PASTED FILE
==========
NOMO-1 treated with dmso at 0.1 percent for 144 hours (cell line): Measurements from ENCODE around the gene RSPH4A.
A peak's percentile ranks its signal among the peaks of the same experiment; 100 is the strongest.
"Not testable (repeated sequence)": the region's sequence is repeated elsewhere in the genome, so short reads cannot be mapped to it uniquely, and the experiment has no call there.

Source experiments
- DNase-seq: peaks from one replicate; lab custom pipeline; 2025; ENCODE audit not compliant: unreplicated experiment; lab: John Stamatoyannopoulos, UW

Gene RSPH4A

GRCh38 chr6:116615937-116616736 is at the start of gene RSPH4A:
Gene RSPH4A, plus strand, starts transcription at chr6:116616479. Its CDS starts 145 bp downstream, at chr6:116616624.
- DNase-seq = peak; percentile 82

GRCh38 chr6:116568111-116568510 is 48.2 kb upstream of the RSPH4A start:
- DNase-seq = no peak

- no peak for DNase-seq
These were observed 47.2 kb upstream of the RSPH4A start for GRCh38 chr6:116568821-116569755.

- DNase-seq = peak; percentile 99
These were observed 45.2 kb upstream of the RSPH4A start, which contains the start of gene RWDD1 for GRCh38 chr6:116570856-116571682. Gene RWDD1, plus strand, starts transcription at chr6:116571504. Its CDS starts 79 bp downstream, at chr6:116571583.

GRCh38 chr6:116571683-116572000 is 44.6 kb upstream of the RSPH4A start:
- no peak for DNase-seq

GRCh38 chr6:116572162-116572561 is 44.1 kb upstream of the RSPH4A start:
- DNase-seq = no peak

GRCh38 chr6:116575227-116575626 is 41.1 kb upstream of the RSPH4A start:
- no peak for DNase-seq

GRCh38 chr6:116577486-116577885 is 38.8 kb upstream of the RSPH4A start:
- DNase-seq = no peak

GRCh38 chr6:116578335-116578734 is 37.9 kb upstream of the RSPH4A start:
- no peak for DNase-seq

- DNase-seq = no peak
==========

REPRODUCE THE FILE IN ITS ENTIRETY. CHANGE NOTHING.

NOMO-1 treated with dmso at 0.1 percent for 144 hours (cell line): Measurements from ENCODE around the gene RSPH4A.
A peak's percentile ranks its signal among the peaks of the same experiment; 100 is the strongest.
"Not testable (repeated sequence)": the region's sequence is repeated elsewhere in the genome, so short reads cannot be mapped to it uniquely, and the experiment has no call there.

Source experiments
- DNase-seq: peaks from one replicate; lab custom pipeline; 2025; ENCODE audit not compliant: unreplicated experiment; lab: John Stamatoyannopoulos, UW

Gene RSPH4A

GRCh38 chr6:116615937-116616736 is at the start of gene RSPH4A:
Gene RSPH4A, plus strand, starts transcription at chr6:116616479. Its CDS starts 145 bp downstream, at chr6:116616624.
- DNase-seq = peak; percentile 82

GRCh38 chr6:116568111-116568510 is 48.2 kb upstream of the RSPH4A start:
- DNase-seq = no peak

- no peak for DNase-seq
These were observed 47.2 kb upstream of the RSPH4A start for GRCh38 chr6:116568821-116569755.

- DNase-seq = peak; percentile 99
These were observed 45.2 kb upstream of the RSPH4A start, which contains the start of gene RWDD1 for GRCh38 chr6:116570856-116571682. Gene RWDD1, plus strand, starts transcription at chr6:116571504. Its CDS starts 79 bp downstream, at chr6:116571583.

GRCh38 chr6:116571683-116572000 is 44.6 kb upstream of the RSPH4A start:
- no peak for DNase-seq

GRCh38 chr6:116572162-116572561 is 44.1 kb upstream of the RSPH4A start:
- DNase-seq = no peak

GRCh38 chr6:116575227-116575626 is 41.1 kb upstream of the RSPH4A start:
- no peak for DNase-seq

GRCh38 chr6:116577486-116577885 is 38.8 kb upstream of the RSPH4A start:
- DNase-seq = no peak

GRCh38 chr6:116578335-116578734 is 37.9 kb upstream of the RSPH4A start:
- no peak for DNase-seq

- DNase-seq = no peak